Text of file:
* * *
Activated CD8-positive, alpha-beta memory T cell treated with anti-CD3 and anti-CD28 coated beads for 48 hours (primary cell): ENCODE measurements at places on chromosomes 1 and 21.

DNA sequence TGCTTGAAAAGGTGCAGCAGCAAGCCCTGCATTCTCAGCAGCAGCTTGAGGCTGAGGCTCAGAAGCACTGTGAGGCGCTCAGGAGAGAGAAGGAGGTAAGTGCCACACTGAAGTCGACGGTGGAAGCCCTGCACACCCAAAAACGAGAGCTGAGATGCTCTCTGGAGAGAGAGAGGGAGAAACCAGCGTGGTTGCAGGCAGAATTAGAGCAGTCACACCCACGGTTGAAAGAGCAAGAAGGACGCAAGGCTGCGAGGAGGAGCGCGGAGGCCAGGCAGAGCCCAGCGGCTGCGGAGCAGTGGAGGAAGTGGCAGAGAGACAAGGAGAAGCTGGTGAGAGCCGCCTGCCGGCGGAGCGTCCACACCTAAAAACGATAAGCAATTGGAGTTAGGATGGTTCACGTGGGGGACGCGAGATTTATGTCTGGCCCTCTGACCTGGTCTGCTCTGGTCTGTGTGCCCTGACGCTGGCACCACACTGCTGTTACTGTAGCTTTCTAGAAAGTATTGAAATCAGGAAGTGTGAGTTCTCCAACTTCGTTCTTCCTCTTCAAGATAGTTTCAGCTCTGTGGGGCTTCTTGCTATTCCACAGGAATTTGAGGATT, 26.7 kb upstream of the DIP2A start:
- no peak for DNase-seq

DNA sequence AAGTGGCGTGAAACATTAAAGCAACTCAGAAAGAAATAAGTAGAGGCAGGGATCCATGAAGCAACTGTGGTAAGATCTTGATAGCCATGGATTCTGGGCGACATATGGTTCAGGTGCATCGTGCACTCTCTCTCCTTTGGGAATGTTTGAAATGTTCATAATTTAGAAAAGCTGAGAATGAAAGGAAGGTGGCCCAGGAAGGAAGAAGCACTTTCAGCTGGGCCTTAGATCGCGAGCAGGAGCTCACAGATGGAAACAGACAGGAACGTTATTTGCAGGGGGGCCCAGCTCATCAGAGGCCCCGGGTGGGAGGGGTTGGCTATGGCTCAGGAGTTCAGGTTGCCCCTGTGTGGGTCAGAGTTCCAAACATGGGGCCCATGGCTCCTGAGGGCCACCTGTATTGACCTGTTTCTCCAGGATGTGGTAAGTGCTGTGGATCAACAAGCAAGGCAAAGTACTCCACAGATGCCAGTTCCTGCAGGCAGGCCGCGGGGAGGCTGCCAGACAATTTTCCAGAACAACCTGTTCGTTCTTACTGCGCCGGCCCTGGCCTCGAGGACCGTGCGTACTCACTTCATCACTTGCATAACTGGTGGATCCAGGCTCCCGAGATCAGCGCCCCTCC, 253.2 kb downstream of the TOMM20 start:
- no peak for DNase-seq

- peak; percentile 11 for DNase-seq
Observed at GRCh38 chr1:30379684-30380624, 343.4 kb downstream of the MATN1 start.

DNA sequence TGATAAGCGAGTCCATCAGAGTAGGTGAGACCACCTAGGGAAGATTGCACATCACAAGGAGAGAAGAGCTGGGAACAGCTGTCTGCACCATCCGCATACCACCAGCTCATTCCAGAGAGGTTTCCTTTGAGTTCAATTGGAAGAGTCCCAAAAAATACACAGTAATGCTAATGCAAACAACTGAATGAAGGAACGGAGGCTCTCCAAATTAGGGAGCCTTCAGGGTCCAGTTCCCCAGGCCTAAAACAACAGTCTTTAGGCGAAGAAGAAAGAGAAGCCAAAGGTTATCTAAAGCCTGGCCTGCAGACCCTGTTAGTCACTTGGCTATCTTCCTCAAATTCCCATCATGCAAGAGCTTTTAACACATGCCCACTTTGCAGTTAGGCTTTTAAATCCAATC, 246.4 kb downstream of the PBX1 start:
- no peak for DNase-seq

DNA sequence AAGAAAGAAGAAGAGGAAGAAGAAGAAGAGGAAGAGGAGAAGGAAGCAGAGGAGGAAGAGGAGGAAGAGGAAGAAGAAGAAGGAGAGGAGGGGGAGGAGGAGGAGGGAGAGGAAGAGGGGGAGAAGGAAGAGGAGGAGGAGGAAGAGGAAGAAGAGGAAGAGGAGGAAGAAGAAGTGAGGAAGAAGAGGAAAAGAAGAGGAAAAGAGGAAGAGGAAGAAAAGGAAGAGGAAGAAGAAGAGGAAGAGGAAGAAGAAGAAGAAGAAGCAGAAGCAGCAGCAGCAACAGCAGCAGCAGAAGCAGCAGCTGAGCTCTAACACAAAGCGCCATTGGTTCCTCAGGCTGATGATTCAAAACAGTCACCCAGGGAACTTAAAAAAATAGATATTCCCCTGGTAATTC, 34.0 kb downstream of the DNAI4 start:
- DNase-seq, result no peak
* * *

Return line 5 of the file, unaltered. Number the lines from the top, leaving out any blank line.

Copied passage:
- no peak for DNase-seq